Voltages and currents

Fig 4 shows the magnitude of voltage and NomRo*current along the line. The current has been multiplied by the nominal Ro to put the plot on scale against the voltage (sadly, Mathcad does not support two independently scaled Y axes). The voltage at any point is the resultant of the forward wave and the reflected wave at that point, it is the voltage that would be indicated by a voltmeter at that point. Similarly, for current. These are the voltage and current standing waves. The ratio of the maximum voltage to minimum voltage near the load is about 145/58 by eye, or VSWR=2.5 (which is a good estimate for the VSWR at the mid point of the measurements).

Fig 5 shows the phase in radians of the voltage and current along the line wrt the forward voltage at the load. The green trace is the phase of V wrt I along the line, it is this phase that is the angle of the impedance at points along the line.

The impedance at any point along the line is the ratio of the complex voltage and current at that point

Impedance

In the case where VSWR>1, the impedance at a point varies with displacement along a line.

Fig 6 shows the real and imaginary parts of impedance, or resistance and reactance along the line for the scenario in Fig 2.

Fig 7 is a polar plot of impedance, and shows the impedance spiralling inwards with displacement from the load as a result of line loss. The impedance will converge on Zo as line length increases to infinity.

So whilst VSWR in Fig 3 has changed a little, impedance is changing radically, and the effect is more pronounced the higher the VSWR.

Fig 8 shows the real and imaginary parts of the ratio of reflected voltage to the forward voltage, it is the locus that would be plotted on a Smith Chart and VSWR is a radially scaled parameter. Note the spiral shows the decreasing VSWR that is a result of line loss with distance from the load.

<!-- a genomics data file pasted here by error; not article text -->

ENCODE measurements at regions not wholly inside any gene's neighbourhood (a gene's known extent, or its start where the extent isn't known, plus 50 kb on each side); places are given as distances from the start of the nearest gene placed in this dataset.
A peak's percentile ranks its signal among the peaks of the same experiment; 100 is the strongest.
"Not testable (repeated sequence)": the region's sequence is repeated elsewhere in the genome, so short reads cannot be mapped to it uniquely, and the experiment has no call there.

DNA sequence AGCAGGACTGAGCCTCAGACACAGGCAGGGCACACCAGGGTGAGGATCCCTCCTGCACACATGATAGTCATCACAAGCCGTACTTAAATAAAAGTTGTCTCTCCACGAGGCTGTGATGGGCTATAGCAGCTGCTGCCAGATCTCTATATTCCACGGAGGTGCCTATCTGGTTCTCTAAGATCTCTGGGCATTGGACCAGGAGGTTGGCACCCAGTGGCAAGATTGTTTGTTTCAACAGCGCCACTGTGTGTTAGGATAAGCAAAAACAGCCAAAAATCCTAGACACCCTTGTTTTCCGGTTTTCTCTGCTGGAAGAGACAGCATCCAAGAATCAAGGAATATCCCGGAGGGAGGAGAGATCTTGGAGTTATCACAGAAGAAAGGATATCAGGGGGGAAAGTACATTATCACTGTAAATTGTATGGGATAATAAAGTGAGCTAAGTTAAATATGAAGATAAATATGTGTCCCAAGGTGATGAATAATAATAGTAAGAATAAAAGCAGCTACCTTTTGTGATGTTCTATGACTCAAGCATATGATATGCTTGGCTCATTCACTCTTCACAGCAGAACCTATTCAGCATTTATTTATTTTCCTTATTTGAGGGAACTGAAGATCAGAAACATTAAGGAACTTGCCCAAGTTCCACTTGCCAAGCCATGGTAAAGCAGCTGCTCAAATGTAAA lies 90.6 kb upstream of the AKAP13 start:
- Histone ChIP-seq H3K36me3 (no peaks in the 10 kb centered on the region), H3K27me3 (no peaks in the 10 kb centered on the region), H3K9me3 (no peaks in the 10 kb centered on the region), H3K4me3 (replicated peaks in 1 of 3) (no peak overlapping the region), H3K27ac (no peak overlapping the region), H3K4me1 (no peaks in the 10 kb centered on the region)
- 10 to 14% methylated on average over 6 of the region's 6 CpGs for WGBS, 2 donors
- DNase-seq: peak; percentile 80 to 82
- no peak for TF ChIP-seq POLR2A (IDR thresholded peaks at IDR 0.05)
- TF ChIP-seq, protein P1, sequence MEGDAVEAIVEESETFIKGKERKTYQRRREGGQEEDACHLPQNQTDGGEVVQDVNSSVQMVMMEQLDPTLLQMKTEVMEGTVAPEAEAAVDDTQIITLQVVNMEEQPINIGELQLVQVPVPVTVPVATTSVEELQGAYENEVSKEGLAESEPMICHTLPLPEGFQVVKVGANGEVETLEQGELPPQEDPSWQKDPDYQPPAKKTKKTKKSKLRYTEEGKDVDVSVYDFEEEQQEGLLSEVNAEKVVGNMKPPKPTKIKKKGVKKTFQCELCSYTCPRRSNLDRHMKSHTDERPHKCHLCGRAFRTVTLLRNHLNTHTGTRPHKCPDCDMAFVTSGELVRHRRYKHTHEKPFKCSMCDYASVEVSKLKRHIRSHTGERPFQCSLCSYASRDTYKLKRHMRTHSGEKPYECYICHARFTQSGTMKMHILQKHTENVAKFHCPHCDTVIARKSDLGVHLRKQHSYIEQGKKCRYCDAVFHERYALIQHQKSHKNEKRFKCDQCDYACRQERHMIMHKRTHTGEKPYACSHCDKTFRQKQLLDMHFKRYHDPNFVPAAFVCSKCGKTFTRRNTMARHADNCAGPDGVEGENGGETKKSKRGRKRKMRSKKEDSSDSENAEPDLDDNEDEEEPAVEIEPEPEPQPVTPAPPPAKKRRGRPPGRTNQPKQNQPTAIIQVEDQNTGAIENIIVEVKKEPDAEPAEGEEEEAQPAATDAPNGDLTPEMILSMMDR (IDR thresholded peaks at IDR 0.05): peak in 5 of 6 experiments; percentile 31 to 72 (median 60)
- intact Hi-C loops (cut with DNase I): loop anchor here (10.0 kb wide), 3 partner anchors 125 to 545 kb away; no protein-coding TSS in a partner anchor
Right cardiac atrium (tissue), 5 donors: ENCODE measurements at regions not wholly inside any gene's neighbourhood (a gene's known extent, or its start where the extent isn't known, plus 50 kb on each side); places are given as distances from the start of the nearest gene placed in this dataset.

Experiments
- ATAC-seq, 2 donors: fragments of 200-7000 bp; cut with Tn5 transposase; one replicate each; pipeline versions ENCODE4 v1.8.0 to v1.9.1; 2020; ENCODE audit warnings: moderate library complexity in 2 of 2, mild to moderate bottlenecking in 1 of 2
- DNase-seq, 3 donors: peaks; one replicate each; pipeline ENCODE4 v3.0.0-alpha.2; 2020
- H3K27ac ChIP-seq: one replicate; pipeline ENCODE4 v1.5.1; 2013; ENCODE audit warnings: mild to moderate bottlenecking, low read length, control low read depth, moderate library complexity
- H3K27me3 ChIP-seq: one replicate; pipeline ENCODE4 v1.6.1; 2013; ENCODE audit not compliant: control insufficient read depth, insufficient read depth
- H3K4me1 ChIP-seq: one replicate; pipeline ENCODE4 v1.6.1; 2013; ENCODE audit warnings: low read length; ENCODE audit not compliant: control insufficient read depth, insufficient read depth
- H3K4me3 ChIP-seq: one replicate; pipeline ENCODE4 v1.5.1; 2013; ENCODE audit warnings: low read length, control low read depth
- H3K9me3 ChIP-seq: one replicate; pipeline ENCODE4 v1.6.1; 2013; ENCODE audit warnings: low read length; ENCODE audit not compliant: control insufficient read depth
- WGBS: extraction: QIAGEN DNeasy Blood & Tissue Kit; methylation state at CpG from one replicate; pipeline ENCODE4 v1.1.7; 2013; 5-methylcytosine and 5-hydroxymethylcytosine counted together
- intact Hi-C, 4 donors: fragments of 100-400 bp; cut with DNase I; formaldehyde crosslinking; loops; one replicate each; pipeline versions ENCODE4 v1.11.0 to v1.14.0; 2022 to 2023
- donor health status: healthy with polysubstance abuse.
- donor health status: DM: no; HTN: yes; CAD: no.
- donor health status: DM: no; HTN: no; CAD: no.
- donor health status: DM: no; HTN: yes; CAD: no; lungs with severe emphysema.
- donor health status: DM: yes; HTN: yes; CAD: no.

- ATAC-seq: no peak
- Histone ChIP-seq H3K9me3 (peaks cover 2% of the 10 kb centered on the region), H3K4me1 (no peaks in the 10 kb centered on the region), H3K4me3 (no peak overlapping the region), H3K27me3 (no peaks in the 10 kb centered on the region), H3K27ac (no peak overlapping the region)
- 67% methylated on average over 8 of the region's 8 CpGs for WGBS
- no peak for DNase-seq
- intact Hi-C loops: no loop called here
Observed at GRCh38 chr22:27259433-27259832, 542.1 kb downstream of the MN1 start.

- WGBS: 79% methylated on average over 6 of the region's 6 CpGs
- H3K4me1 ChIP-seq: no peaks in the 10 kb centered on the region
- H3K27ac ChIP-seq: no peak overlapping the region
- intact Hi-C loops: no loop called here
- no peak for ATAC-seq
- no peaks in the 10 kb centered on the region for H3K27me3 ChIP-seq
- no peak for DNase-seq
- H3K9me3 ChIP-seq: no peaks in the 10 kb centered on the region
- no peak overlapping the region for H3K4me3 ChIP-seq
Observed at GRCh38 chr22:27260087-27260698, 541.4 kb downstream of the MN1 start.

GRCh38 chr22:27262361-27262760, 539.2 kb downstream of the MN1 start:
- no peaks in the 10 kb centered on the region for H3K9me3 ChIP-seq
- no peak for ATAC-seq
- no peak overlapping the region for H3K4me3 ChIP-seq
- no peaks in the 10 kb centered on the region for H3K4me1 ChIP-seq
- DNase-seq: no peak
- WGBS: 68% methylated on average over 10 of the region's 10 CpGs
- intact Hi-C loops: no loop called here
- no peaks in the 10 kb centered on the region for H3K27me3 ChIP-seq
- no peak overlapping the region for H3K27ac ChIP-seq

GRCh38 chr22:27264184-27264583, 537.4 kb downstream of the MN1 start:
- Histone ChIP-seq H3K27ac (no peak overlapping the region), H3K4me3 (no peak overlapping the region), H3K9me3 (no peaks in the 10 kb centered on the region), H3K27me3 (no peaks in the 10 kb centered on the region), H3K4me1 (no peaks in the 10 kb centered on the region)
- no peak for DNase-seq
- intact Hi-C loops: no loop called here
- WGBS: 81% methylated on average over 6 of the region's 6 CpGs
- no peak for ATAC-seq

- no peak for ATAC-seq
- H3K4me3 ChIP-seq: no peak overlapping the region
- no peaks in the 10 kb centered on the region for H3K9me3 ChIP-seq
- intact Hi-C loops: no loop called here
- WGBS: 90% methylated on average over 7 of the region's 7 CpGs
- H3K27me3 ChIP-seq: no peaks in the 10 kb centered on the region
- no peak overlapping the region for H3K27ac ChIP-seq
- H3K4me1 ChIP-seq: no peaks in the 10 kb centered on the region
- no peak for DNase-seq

Loss

Loss or attenuation is affected by VSWR.

The attenuation in dB on a line with VSWR=1 is constant per unit length, so attenuation vs length is a straight line.

The effect of VSWR is to change the ratio of voltage to current along the line. Most practical transmission lines at HF have higher series resistance loss than shunt conductance loss, so loss per unit length is sensitive to the changing ratio V/I.

Fig 9 shows the loss in dB from the load to a point x on the line, the slope of this line is the loss per unit length . Note that it is not a straight line, but has a wave superimposed. The loss per unit length is highest where the current is a maximum, and it is lowest where current is a minimum because in this scenario most of the loss is due to I2R.

Fig 9 also shows the loss for VSWR=1, the matched line loss (MLL). Note that loss under mismatched conditions cannot simply be calculated by multiplying matched line loss by some factor dependent on VSWR. There is a formula for calculating "additional loss due to VSWR" from VSWR, it is an approximation and depends on assumptions that are not usually stated. Graphs of the formula that can be found in some handbooks are subject to the same error.